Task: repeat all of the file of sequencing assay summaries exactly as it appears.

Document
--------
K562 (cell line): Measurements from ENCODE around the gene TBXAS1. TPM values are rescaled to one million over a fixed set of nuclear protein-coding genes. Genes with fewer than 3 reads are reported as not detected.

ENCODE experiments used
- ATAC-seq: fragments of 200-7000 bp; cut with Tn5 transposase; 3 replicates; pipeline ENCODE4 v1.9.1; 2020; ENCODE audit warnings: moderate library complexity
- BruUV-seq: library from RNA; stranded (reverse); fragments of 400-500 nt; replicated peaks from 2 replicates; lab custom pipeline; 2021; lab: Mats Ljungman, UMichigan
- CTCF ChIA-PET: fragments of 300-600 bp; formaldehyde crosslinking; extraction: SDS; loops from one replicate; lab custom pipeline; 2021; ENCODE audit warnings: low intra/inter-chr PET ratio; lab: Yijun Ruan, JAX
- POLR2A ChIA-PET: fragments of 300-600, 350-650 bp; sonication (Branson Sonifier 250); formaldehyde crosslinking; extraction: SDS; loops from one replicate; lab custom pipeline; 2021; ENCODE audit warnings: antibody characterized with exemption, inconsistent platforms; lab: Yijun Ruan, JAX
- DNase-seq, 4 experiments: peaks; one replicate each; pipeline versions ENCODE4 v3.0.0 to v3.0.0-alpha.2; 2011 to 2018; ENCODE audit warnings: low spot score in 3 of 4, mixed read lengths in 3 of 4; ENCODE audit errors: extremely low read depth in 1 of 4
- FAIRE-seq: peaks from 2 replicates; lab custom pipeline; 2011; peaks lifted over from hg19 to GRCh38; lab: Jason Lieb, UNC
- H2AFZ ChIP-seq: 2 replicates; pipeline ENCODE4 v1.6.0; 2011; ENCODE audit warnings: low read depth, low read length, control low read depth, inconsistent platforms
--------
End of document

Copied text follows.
K562 (cell line): Measurements from ENCODE around the gene TBXAS1. TPM values are rescaled to one million over a fixed set of nuclear protein-coding genes. Genes with fewer than 3 reads are reported as not detected.

ENCODE experiments used
- ATAC-seq: fragments of 200-7000 bp; cut with Tn5 transposase; 3 replicates; pipeline ENCODE4 v1.9.1; 2020; ENCODE audit warnings: moderate library complexity
- BruUV-seq: library from RNA; stranded (reverse); fragments of 400-500 nt; replicated peaks from 2 replicates; lab custom pipeline; 2021; lab: Mats Ljungman, UMichigan
- CTCF ChIA-PET: fragments of 300-600 bp; formaldehyde crosslinking; extraction: SDS; loops from one replicate; lab custom pipeline; 2021; ENCODE audit warnings: low intra/inter-chr PET ratio; lab: Yijun Ruan, JAX
- POLR2A ChIA-PET: fragments of 300-600, 350-650 bp; sonication (Branson Sonifier 250); formaldehyde crosslinking; extraction: SDS; loops from one replicate; lab custom pipeline; 2021; ENCODE audit warnings: antibody characterized with exemption, inconsistent platforms; lab: Yijun Ruan, JAX
- DNase-seq, 4 experiments: peaks; one replicate each; pipeline versions ENCODE4 v3.0.0 to v3.0.0-alpha.2; 2011 to 2018; ENCODE audit warnings: low spot score in 3 of 4, mixed read lengths in 3 of 4; ENCODE audit errors: extremely low read depth in 1 of 4
- FAIRE-seq: peaks from 2 replicates; lab custom pipeline; 2011; peaks lifted over from hg19 to GRCh38; lab: Jason Lieb, UNC
- H2AFZ ChIP-seq: 2 replicates; pipeline ENCODE4 v1.6.0; 2011; ENCODE audit warnings: low read depth, low read length, control low read depth, inconsistent platforms